A Primer on Symbiogenesis

Lynn Margulis discusses her work as a synthetic thinker in the biological, chemical, physical and geological sciences, and describes some of the background of her work on the theory of symbiogenesis, as well as Gaia theory with James Lovelock and Carl Sagan.  I find her work to be underrecognized outside of the sciences, in particular in the discourse of human evolution and mimetics, which relies on the outdated and dubious philosophies of Richard Dawkins and other classical Darwinists.  Her work should be of the utmost interest to the philosophies of identity and information ecology (mimetics).

From the Institute for Science, Engineering and Public Policy

Lynn Margulis

Distinguished University Professor in the Department of Geosciences, University of Massachusetts, Amherst, is a member of the National Academy of Sciences and the Russian Academy of Natural Science. She received a National Medal of Science from President Clinton in 2000.

Her books include What is Life?, What is Sex?, Slanted Truths (all co-authored with Dorian Sagan) and Symbiotic Planet.


Dr. Margulis has proposed that eukaryotic flagella and cilia may have arisen from endosymbiotic spirochetes, but these organelles do not contain DNA and do not show any ultrastructural similarities to any prokaryotes, and as a result this idea does not have wide support. Margulis claims that symbiotic relationships are a major driving force behind evolution. According to Margulis and Sagan (1996), "Life did not take over the globe by combat, but by networking" (i.e., by cooperation, interaction, and mutual dependence between living organisms). She considers Darwin's notion of evolution driven by competition to be incomplete.


Symbiogenesis is a theory of evolution. It argues that symbiosis is a primary force of evolution, because acquisition and accumulation of random mutations or genetic drift are not sufficient to explain how new inherited variations occur. According to this theory, new cell organelles, new bodies, new organs and new species arise from symbiosis, in which independent organisms merge to form composites. This challenges some standard textbook ideas of how evolutionary change occurs. To some degree, Darwin emphasized competition as the primary driving process of evolution, symbiogenesis emphasizes that co-operation can also be important to the process of evolution.  

Symbiogenesis was first formulated by K. S. Mereschkovsky (1855-1921) in his 1926 book "Symbiogenesis and the Origin of Species" and by Ivan Wallin, in "Symbionticism and the Origins of Species". Ivan Wallin proposed in 1927 that bacteria might represent the fundamental cause of the origin of species, and that the creation of a species may occur via endosymbiosis.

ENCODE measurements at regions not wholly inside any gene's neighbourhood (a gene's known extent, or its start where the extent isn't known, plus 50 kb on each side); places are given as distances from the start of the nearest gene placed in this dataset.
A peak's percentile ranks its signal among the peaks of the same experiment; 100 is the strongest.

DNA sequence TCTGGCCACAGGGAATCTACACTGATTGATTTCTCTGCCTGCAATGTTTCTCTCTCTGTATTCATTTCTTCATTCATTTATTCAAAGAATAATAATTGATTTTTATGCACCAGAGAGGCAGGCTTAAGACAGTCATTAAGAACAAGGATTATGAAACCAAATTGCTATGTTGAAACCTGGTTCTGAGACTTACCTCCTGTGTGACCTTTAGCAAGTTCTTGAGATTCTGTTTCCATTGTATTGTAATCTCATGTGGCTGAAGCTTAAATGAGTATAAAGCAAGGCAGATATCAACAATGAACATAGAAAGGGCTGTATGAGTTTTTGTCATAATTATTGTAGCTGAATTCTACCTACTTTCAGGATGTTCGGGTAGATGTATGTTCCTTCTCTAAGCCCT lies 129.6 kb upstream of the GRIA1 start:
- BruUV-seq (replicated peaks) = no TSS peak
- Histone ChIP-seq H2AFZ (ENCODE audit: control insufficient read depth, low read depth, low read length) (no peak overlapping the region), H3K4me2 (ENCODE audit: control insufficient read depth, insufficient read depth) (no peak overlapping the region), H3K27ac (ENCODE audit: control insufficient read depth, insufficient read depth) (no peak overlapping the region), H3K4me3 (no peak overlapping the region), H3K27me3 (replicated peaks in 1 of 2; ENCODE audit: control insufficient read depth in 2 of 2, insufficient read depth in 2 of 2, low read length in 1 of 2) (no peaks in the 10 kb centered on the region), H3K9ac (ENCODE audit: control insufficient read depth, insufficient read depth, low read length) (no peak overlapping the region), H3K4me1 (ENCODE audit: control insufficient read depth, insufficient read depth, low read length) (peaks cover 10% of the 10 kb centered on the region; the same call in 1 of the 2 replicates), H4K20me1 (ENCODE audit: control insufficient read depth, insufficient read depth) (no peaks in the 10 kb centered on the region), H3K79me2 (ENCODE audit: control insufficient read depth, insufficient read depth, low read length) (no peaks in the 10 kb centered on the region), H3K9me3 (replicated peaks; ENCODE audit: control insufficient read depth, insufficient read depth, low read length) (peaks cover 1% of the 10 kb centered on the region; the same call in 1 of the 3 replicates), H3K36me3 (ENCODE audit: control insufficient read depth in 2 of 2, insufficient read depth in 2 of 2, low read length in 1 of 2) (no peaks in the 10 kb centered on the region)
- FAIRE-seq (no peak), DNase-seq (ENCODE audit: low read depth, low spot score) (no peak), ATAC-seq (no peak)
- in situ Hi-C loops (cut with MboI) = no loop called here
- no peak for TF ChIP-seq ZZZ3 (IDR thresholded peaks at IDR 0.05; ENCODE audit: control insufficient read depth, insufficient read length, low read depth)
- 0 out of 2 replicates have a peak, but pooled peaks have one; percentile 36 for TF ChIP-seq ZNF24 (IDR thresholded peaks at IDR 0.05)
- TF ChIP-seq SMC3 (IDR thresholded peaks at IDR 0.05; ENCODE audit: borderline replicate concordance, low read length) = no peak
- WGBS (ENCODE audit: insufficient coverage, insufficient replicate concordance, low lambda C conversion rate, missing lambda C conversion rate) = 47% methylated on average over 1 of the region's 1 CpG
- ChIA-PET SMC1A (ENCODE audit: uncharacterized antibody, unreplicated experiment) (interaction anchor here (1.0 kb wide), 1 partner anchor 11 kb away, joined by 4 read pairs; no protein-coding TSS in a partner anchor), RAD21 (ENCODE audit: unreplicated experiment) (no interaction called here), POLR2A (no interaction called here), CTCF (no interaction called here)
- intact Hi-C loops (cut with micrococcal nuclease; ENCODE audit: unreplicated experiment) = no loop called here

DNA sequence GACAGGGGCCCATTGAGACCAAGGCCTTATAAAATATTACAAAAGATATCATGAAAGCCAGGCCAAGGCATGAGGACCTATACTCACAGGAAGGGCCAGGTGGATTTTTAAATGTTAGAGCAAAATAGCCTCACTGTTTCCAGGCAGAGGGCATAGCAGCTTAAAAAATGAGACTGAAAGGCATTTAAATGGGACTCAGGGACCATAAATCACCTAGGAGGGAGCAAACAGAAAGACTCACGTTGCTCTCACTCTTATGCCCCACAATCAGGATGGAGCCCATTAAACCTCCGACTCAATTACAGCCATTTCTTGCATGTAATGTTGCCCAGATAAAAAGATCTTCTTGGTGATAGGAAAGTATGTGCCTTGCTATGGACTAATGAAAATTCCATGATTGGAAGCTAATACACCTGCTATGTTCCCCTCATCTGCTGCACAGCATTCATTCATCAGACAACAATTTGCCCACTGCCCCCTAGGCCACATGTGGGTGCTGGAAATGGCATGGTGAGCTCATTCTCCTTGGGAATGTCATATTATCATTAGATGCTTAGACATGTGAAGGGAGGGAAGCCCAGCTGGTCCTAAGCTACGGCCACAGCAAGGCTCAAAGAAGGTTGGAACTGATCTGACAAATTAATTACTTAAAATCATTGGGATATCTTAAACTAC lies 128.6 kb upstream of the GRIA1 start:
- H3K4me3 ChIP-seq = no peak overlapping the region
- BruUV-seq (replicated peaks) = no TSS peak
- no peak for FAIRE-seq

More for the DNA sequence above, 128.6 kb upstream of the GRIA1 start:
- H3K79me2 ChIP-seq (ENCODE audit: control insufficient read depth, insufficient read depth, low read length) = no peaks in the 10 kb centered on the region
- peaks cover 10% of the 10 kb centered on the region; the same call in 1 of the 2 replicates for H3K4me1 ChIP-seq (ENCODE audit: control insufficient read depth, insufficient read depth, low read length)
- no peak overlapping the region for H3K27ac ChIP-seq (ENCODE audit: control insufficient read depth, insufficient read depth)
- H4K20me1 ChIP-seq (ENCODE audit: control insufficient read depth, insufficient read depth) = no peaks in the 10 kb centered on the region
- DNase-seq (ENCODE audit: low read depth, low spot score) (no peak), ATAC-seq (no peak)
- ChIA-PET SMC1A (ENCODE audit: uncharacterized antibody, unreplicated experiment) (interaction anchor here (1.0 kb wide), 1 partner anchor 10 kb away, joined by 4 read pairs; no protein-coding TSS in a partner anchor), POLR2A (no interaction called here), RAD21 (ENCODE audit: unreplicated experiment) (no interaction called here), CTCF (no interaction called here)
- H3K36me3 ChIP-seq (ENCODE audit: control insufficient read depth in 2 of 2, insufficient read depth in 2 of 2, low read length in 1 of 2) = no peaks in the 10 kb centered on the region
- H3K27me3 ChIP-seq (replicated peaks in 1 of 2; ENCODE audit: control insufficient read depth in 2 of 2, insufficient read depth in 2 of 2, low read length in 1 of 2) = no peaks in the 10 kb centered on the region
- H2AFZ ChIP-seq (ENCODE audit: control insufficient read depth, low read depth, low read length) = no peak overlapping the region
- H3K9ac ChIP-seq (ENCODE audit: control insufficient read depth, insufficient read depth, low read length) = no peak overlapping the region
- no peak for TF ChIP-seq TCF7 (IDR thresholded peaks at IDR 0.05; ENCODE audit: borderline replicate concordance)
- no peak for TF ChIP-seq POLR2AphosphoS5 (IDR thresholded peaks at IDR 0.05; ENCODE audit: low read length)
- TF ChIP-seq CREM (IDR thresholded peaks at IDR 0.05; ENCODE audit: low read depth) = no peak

In the late 20th century, Lynn Margulis claimed that microorganisms are one of the major evolutionary forces in the origin of species, endosymbiosis of bacteria being responsible for the creation of complex forms of life.

Margulis' theory of symbiogenesis

Margulis emphasizes that bacteria and other microorganisms actively participated in shaping the Earth, and helped create conditions suitable for life (e.g., almost all eukaryotes require oxygen, and only developed after cyanobacteria have produced enough atmospheric oxygen). She also argues that these microorganisms still maintain current conditions and that they constitute a major component in Earth biomass.

She showed that free-living bacteria and other microorganisms tend to merge with larger life forms, seasonally and occasionally, or permanently, perhaps under stress conditions. In the now generally accepted endosymbiotic theory, Margulis demonstrated that current plant cells resulted from the merging of separate ancestors, the chloroplast evolving from endosymbiotic cyanobacteria (autotrophic prokaryotes). A more recent additional hypothesis for the origin of some algal and plant cells is the fusion of Thermoplasma (sulfur reduction, fermentation), Spirochaeta (motility), alpha-proteobacteria (oxygen respiration) and Synechococcus cyanobacteria (photosynthesis).

Margulis claims that most of the DNA found in the cytoplasm of animal, plant, fungal and protist cells originated as genes of bacteria that became organelles, rather than from genetic drift or mutation.

Along these lines Margulis has argued that bacteria have the ability to exchange genes very easily and quickly, even between different species, by conjugation or through plasmids. For these reasons, the genetic material of bacteria is much more versatile than that of the eukaryote (see Primary nutritional groups for more on the extent of bacterial ability in terms of nutrition). Margulis claims that versatility is the process which enabled life to evolve so quickly, as bacteria were able to adapt to initial conditions of environment and to new changes by other bacteria.